January 28, 2009
Climate Engineering Options Compared

Tim Lenton of the University of East Anglia, UK has released a comparison of methods for climate engineering to cool the planet.

Lenton's calculations show the only methods powerful enough to have a significant effect in the relatively short term (in the second half of this century) involve placing physical barriers between Earth and the Sun. This would involve either orbiting space mirrors, stratospheric mists of sulphur, or using seawater to make reflective clouds.

But Lenton warns that these options also carry the most risk. A sulphur sunshade could reduce radiative forcing by 3.7 W/m2, but would have to be continually replenished. If it was allowed to disappear, temperatures could shoot up by as much as 5 °C within decades (Climatic Change, DOI: 10.1007/s10584-008-9490-1).

I see the ability to quickly decrease the sunshade as a feature, not a defect. If we use satellites then even a partial collapse of civilization wouldn't prevent a single country from maintaining control of already launched satellites. Also, the costs of silicon dioxide for cooling are so low that we'd need to experience a total civilizational collapse (in which case most of us will die anyway) to lose the ability to keep releasing it.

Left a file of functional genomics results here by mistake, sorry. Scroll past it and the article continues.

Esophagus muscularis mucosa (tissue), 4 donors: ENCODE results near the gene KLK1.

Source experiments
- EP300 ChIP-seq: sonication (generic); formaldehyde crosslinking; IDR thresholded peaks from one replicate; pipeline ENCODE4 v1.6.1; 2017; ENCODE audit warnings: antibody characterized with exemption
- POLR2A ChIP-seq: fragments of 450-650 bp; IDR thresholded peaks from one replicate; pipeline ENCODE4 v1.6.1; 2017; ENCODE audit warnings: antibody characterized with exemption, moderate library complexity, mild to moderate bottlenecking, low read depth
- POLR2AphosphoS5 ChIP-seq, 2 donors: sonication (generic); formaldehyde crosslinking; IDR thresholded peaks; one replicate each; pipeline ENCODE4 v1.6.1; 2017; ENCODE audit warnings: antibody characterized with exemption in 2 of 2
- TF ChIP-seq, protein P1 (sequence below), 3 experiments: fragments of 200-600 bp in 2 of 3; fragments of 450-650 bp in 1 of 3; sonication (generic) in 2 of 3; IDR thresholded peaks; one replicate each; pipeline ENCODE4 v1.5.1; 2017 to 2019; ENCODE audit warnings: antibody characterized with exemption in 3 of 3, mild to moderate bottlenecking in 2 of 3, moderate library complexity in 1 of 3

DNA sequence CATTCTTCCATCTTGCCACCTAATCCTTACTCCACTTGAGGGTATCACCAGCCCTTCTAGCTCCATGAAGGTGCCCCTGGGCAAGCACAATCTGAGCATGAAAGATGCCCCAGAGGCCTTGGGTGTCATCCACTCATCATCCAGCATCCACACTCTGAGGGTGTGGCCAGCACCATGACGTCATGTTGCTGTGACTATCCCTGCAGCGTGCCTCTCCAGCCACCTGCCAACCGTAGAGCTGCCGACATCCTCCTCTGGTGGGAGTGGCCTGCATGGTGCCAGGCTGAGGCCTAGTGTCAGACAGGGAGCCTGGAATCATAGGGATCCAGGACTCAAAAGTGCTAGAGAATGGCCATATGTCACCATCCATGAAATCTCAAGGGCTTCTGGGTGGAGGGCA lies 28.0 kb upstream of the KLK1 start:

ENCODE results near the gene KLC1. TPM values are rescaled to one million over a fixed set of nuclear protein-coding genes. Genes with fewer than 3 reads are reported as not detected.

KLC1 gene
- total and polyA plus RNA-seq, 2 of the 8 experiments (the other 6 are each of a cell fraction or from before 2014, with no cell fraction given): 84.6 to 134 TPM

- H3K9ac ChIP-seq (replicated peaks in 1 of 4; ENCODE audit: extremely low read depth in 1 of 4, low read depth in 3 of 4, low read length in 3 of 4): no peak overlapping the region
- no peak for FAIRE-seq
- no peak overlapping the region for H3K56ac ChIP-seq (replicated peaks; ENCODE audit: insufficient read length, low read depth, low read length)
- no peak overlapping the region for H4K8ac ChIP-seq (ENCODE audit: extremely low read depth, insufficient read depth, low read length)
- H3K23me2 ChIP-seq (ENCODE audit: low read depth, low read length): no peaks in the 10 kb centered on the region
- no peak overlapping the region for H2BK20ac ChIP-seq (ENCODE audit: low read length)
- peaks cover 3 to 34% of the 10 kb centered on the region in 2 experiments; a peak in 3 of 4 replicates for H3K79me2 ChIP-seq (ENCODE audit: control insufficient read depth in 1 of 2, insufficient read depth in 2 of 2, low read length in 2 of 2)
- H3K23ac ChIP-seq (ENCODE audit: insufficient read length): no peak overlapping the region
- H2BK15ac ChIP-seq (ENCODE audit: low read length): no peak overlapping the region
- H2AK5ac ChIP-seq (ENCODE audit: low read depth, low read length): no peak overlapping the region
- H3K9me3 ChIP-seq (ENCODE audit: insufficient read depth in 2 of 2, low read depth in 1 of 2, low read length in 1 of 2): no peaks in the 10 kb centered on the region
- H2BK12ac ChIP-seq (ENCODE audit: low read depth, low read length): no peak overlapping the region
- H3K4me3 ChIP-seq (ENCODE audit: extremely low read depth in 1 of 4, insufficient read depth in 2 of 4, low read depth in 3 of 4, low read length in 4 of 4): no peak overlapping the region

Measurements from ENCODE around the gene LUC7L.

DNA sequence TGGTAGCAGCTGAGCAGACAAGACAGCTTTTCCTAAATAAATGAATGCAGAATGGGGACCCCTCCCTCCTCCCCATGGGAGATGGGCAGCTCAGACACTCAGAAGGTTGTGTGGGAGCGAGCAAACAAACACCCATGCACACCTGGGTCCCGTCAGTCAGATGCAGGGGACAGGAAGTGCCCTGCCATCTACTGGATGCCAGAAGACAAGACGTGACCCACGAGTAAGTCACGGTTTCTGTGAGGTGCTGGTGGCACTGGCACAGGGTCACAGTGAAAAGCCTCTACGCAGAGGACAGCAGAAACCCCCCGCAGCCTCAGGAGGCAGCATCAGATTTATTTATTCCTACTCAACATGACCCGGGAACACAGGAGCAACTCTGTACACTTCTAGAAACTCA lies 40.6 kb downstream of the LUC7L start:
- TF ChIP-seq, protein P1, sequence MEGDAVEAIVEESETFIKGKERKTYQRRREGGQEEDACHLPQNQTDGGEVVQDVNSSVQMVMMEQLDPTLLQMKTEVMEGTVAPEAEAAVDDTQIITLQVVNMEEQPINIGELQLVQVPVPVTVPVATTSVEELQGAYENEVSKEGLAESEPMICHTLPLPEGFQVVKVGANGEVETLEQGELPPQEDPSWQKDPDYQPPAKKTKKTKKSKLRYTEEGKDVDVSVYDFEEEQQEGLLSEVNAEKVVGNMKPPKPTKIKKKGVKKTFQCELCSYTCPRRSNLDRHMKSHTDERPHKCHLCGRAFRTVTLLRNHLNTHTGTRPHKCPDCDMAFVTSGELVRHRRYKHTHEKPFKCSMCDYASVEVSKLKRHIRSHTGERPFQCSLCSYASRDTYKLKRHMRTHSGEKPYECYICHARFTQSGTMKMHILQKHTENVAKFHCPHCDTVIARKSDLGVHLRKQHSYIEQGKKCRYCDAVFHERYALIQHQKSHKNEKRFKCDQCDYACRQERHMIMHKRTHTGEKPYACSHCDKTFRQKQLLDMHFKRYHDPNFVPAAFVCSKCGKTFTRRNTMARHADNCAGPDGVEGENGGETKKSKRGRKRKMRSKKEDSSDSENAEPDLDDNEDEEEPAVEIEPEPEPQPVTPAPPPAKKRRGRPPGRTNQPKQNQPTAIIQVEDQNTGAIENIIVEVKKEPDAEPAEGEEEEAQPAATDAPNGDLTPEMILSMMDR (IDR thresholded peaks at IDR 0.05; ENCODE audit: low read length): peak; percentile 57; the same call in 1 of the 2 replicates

Another recent research report throws doubt on the efficacy of ocean iron fertilization for atmospheric CO2 removal. Attempts to conduct iron fertilization research run into political opposition.

We aren't going to melt Antarctica and Greenland because if the melting becomes a big problem we can just cool the planet with climate engineering.

Still, I think we should stop building coal electric plants and start building nuclear power plants instead just to cut emissions of particulates, mercury, and oxides of sulfur among other pollutants. Also, when the planet starts cooling for the next ice age we might want to have all that coal available to burn for CO2 when we really could benefit from the CO2. Liquid Fluoride Thorium reactors might be the ticket.

Share |      Randall Parker, 2009 January 28 10:55 PM  Climate Engineering

Fat Man said at January 29, 2009 9:39 AM:

Everything is covered with ice and snow in my frozen hell. I want Global Warming and I want it NOW!

John Moore said at January 29, 2009 7:34 PM:

Hansen is the leading proponent of Global WarmingClimate Change hysteria.

His boss just retired and says climate change science is bunk and explains why. His attacks on certain scientists (not named) are clearly aimed at Hansen.

He is one in a long string of scientists who, as soon as they can safely speak out, condemn climate change alarmism.

Garson O'Toole said at January 31, 2009 2:08 AM:

A group of Marine Scientists just released the “Monaco Declaration” that claims increasing acidity in the ocean is interfering with the growth and health of shellfish and eating away at coral reefs. The New York Times coverage is titled ”Rising Acidity Is Threatening Food Web of Oceans, Science Panel Says”.